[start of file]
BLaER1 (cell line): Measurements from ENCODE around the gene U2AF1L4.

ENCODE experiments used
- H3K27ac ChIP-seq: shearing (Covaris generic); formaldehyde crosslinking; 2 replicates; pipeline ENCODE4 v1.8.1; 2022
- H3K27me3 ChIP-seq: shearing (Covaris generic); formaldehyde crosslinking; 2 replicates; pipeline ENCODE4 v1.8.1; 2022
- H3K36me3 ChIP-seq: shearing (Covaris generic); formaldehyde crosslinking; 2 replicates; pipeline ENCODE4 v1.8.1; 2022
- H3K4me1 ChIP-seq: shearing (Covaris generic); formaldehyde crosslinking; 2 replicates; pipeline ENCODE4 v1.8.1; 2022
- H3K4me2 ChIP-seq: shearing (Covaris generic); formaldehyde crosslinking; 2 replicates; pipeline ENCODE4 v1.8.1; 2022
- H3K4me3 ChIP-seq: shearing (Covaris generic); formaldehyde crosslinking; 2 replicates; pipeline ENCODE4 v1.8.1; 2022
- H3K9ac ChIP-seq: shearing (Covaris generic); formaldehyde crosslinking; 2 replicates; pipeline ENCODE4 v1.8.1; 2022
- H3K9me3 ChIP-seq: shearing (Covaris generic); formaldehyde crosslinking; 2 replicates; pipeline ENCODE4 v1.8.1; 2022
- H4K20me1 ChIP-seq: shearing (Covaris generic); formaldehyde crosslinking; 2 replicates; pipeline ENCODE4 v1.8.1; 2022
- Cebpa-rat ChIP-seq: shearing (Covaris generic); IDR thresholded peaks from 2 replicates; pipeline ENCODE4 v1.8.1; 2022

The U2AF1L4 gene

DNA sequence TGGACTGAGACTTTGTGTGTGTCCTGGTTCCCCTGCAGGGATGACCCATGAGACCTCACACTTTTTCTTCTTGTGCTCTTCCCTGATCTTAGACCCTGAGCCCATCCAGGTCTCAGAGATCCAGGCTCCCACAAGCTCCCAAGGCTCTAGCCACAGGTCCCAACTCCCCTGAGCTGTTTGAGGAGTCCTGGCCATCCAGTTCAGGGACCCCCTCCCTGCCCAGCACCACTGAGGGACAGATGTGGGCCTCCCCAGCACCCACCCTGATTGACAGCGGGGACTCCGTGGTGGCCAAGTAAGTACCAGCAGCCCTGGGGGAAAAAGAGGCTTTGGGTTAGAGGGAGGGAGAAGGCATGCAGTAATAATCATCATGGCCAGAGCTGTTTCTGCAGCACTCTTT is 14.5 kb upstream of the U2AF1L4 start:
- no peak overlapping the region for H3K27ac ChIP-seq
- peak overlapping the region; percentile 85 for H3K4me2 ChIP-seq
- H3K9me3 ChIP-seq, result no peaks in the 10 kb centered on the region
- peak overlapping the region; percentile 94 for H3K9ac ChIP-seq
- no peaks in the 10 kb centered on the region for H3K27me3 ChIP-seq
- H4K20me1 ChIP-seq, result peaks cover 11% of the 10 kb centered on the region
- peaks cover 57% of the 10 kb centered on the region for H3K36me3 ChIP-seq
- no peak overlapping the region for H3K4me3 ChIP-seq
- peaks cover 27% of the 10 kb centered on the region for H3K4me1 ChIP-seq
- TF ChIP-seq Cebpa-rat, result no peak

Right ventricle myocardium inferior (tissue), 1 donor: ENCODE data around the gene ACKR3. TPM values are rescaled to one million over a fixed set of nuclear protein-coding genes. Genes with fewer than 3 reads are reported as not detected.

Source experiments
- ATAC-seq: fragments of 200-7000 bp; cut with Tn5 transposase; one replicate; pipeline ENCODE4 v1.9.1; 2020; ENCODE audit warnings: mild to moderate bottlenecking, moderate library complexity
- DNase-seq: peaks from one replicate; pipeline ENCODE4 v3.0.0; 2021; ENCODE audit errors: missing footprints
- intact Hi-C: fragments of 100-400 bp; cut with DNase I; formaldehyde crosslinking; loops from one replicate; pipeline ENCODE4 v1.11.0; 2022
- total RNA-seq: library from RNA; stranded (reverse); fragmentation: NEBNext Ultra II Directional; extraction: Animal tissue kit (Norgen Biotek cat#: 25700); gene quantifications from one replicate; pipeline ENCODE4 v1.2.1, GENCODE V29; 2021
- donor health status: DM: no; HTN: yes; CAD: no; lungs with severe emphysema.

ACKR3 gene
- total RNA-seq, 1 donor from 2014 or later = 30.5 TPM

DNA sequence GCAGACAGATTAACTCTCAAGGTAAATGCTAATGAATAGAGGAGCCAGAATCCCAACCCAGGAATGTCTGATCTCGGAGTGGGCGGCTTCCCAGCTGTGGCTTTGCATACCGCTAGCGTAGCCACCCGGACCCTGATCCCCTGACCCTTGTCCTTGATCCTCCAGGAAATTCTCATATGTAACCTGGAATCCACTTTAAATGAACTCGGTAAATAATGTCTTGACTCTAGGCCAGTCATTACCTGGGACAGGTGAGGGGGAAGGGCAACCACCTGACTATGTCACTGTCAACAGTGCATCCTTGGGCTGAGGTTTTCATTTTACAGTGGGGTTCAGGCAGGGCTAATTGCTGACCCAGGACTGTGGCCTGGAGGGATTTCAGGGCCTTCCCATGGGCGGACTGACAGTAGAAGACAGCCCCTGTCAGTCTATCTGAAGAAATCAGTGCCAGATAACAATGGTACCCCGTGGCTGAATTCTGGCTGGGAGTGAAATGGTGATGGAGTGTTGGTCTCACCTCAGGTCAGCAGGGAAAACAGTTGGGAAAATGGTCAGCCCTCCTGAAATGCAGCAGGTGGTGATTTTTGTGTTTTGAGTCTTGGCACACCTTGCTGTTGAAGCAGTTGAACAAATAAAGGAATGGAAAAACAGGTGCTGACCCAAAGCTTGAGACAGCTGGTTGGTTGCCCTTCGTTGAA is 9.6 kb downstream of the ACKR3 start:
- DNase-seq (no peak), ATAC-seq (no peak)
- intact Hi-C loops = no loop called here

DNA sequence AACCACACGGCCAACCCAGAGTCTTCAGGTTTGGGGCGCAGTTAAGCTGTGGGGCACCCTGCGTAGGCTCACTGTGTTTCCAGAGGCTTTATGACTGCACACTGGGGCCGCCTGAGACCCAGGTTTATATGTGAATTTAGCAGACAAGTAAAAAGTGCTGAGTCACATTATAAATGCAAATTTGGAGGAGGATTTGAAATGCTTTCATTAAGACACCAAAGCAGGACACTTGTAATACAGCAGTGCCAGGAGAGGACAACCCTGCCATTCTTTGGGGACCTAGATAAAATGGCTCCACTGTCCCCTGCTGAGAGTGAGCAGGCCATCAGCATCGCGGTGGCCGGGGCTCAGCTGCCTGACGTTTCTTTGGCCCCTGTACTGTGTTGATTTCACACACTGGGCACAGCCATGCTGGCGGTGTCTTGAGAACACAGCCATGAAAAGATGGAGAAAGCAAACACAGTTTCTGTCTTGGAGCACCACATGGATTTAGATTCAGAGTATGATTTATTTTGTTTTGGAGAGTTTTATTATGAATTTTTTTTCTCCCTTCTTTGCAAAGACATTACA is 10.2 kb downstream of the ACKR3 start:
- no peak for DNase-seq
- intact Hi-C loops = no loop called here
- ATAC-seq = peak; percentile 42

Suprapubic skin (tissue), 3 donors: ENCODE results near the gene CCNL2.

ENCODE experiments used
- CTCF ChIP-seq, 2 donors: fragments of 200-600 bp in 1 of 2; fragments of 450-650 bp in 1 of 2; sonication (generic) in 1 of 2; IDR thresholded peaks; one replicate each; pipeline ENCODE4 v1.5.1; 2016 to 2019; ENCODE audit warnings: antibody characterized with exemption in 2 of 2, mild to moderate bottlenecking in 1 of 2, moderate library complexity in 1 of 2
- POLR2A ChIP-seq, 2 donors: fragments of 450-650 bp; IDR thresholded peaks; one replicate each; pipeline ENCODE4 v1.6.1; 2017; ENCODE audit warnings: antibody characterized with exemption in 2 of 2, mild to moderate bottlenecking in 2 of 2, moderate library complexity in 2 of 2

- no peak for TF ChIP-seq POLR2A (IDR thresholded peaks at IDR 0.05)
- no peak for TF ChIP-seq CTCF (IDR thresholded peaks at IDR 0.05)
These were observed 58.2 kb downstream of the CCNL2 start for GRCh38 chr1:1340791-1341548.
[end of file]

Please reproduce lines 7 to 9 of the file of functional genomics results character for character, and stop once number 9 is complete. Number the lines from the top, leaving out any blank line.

- H3K4me2 ChIP-seq: shearing (Covaris generic); formaldehyde crosslinking; 2 replicates; pipeline ENCODE4 v1.8.1; 2022
- H3K4me3 ChIP-seq: shearing (Covaris generic); formaldehyde crosslinking; 2 replicates; pipeline ENCODE4 v1.8.1; 2022
- H3K9ac ChIP-seq: shearing (Covaris generic); formaldehyde crosslinking; 2 replicates; pipeline ENCODE4 v1.8.1; 2022